At the time of writing livesshattack.net has undergone ~8.2M ssh attacks to date. However, when parsing out the passwords used in each attack, the resulting list only amounts to ~187k unique passwords. A surprisingly small number - that can only be summed up by that livesshattack.net has been hit with a number of repetitive, similar brute force or dictionary attacks. Speaking of dictionary attacks, let's compare livesshattack's unique password list to other popular password lists on the internet.
Ahhh, the famous rockyou.txt password list (can be obtained here). Highly popularized for being one of the fairly good password lists that came with BackTrack (now called Kali Linux). Often used in tandem with John The Ripper, or to break open password protected zip files when paired with a short python program, cracking wpa/wpa2 protected wifi with airecrack, etc,.
So let's compare! Using
diff wasn't going to cut it for this experiment, so I wrote my own simple python script (github link here). This program is used as a quick and naive way to compare two text files that take on the form of word lists with one string per line. It works like the following:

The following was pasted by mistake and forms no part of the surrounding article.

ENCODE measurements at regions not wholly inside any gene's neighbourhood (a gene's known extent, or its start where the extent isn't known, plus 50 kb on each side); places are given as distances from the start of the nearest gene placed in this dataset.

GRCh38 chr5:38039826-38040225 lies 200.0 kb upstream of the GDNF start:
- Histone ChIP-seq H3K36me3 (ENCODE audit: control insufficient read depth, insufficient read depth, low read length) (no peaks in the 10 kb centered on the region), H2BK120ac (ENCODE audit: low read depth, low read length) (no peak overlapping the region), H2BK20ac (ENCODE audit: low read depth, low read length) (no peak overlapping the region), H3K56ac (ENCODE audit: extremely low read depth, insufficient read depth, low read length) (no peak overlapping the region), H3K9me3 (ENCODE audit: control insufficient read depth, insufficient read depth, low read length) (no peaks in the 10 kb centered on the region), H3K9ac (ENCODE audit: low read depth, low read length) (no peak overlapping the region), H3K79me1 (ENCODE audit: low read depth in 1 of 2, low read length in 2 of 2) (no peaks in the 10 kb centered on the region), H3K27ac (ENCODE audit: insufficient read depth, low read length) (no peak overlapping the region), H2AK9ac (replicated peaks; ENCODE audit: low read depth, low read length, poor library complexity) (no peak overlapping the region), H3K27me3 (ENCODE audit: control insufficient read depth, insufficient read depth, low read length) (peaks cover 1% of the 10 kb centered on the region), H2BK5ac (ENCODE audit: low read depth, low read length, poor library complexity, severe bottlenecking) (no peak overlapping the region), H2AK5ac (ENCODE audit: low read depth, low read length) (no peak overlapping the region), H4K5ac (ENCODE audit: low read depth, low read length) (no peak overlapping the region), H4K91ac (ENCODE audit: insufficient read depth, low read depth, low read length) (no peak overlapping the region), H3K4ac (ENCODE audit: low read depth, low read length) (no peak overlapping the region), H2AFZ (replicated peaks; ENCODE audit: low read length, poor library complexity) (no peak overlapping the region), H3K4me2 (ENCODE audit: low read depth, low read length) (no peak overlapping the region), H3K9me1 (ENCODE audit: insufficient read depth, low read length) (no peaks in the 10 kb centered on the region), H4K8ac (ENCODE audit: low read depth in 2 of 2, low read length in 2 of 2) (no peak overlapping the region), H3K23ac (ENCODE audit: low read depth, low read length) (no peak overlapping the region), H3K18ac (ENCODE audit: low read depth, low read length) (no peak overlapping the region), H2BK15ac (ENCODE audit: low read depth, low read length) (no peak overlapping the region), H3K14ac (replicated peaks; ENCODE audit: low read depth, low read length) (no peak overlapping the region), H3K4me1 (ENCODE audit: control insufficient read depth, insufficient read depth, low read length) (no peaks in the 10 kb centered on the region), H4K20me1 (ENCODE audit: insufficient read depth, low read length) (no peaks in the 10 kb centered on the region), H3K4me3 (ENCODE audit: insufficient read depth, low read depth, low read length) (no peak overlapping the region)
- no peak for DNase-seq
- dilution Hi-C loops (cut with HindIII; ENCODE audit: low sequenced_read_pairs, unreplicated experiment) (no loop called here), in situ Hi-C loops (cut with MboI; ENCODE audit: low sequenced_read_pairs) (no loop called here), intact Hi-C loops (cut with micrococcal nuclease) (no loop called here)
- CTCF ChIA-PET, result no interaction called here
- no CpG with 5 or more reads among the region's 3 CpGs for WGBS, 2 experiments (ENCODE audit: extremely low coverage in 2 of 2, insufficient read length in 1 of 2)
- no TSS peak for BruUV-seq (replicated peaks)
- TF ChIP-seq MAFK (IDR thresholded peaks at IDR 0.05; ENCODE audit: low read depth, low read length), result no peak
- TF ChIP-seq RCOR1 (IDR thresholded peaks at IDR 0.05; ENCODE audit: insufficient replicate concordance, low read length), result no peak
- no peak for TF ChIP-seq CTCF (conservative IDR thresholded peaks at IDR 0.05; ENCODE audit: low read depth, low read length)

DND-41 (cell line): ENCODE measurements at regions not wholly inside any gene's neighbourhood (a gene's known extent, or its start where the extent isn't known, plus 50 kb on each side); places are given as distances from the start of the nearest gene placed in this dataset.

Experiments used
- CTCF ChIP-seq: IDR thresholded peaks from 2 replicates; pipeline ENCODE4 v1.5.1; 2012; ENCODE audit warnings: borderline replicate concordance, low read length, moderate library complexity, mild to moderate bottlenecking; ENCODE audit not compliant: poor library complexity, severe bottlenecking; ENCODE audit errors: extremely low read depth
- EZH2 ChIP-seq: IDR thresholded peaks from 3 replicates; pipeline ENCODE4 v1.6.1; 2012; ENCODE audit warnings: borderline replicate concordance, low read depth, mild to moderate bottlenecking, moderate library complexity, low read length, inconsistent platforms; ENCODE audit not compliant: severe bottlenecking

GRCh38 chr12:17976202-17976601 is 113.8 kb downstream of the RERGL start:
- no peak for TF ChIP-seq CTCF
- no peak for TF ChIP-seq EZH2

- Pass two word lists to the program
- The words in each word list are read into python's
listdata structure, one for each file
- Each list is turned into a
setto remove duplicate elements (words), if any
- A new
setis then created with elements common to both
setsfrom step 3
- The length of the resulting list as well as the original length of both files are then used in producing calculations
livesshattack's unique password dump vs. rockyou.txt
So roughly 42.5%. 79560 of the 187410 passwords in livesshattacks's unique password list have a 1-to-1 mapping into rockyou.txt. This says that, while livesshattack.net hasn't been hammered with the full rockyou.txt word list directly, there are of course similarities between rockyou.txt and other word lists that are floating around.
500-worst-passwords.txtThis is another list provided by skullsecurity. It's quite small in size, and upon a brief inspection 500-worst-passwords.txt looks very similar to the top 1000 passwords captured by livesshattack.net (when counted by occurrence). Let's do a comparison.
livesshttack's unique password dump vs. 500-worst-passwords.txt